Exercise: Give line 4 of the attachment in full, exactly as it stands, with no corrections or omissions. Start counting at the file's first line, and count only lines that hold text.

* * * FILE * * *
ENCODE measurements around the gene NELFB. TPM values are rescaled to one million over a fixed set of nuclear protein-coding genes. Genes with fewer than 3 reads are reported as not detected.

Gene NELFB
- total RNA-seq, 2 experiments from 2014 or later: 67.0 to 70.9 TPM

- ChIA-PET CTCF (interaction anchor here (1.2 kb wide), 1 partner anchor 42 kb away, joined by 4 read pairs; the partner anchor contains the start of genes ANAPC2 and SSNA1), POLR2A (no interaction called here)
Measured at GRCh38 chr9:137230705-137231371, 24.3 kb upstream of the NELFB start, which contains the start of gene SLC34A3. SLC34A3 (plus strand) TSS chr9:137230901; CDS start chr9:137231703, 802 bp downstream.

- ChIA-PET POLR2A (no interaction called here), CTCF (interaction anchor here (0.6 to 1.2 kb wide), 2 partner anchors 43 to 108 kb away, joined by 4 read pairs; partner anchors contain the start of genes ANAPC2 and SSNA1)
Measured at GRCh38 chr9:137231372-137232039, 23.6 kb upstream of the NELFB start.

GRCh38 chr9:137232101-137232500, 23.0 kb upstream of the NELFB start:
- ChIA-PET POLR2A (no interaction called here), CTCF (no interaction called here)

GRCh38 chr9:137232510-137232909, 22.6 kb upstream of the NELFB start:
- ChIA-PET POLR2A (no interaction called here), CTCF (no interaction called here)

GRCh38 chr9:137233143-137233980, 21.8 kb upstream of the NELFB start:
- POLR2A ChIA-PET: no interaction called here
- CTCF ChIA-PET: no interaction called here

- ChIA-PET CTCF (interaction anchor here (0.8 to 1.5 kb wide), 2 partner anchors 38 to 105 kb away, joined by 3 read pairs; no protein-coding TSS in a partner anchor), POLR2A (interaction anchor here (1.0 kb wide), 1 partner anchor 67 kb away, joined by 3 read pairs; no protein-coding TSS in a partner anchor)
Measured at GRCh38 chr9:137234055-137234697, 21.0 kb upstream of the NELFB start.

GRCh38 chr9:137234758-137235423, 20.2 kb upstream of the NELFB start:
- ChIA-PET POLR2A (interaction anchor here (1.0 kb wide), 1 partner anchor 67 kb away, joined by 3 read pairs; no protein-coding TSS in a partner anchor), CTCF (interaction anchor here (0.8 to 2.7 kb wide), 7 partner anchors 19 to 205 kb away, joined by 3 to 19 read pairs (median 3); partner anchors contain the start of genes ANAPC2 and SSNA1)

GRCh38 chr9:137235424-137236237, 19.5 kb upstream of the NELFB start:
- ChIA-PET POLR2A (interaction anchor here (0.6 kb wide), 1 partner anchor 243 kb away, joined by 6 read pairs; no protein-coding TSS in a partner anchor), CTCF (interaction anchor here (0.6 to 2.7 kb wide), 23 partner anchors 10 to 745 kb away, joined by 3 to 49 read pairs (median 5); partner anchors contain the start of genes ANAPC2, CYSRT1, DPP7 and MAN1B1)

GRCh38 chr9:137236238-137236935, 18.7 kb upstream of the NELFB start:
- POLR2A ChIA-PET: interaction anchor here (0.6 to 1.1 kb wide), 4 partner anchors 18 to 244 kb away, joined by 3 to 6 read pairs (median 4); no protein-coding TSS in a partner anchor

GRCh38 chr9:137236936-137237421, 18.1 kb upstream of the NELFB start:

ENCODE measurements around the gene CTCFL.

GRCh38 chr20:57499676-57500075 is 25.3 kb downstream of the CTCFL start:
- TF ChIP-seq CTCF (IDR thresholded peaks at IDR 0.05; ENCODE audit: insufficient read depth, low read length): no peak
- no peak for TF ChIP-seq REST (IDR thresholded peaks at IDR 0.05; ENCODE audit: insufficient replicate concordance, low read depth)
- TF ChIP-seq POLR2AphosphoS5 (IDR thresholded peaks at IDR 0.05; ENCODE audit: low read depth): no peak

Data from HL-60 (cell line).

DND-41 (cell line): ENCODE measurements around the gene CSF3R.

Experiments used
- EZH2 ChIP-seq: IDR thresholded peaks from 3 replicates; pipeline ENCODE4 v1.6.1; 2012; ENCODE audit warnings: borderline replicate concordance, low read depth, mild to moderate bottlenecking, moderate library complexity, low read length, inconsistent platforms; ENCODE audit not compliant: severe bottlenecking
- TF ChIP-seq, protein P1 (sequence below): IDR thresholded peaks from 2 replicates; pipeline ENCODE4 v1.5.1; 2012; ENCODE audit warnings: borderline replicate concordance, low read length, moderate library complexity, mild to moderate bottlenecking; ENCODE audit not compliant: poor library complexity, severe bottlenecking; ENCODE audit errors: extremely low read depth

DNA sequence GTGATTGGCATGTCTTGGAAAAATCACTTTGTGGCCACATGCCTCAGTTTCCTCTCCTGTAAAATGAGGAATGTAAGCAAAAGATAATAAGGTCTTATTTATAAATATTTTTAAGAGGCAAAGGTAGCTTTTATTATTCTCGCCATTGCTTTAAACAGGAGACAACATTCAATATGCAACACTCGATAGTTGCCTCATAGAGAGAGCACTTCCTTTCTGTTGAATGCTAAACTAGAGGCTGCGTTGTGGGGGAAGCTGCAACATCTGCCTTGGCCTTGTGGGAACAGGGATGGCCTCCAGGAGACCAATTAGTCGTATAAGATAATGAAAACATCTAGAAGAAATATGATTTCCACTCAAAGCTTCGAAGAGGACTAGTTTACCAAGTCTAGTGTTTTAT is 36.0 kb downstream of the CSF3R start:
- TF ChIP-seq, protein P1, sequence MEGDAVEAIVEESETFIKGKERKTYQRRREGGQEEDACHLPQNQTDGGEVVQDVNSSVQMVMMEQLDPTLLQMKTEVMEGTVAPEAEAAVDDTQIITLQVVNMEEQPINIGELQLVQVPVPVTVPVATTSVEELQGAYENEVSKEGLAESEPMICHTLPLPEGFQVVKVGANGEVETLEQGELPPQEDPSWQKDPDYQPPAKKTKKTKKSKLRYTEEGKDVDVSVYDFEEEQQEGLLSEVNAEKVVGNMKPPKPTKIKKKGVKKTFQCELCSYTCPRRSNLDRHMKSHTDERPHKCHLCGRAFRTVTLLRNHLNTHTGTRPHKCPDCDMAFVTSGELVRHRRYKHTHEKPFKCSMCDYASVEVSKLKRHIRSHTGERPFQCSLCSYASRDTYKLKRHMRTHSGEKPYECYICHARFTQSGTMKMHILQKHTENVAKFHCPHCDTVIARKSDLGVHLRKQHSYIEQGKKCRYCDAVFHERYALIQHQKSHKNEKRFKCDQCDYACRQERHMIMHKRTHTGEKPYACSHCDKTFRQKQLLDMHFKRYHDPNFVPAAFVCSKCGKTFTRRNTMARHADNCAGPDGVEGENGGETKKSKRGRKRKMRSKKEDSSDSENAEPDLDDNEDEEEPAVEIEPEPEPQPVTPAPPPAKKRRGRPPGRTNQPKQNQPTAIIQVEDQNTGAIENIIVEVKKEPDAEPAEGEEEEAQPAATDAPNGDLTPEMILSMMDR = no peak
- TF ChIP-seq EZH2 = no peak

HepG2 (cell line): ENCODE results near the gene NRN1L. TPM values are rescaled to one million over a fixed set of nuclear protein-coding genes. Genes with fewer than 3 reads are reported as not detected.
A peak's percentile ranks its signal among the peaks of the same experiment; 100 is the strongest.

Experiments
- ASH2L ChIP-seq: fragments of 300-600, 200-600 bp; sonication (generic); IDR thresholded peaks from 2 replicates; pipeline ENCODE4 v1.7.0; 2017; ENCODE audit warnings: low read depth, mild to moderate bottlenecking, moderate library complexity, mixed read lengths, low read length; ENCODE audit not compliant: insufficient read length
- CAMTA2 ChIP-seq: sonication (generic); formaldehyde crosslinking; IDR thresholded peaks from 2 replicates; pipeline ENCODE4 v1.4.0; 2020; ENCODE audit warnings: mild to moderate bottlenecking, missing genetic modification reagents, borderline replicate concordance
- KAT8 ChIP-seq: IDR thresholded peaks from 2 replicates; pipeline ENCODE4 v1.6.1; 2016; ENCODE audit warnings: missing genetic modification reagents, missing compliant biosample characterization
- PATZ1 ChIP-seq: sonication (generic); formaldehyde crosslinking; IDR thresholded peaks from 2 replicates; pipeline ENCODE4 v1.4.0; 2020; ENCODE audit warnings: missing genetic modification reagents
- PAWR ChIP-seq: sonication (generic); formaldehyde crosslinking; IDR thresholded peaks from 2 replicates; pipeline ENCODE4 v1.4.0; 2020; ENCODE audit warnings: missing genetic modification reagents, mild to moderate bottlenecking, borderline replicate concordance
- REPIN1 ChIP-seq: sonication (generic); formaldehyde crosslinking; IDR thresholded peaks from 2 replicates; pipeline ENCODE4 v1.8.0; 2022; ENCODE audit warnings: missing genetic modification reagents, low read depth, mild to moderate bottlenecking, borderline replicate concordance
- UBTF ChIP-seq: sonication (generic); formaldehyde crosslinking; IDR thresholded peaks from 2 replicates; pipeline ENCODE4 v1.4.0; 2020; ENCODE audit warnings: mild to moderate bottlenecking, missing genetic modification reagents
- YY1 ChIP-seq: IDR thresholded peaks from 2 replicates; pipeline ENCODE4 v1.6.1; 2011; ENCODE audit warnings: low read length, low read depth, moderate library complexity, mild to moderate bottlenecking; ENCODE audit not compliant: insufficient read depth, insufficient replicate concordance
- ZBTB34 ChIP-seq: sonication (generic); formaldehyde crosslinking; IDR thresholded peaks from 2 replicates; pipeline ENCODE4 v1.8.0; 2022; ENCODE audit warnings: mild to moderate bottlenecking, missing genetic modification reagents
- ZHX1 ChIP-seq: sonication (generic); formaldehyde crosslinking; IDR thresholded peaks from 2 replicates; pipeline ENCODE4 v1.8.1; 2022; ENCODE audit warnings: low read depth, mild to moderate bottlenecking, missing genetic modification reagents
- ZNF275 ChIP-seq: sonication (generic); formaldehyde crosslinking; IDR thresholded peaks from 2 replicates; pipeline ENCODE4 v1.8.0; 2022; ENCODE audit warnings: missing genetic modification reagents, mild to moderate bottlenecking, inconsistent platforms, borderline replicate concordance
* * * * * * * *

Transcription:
- ChIA-PET CTCF (interaction anchor here (1.2 kb wide), 1 partner anchor 42 kb away, joined by 4 read pairs; the partner anchor contains the start of genes ANAPC2 and SSNA1), POLR2A (no interaction called here)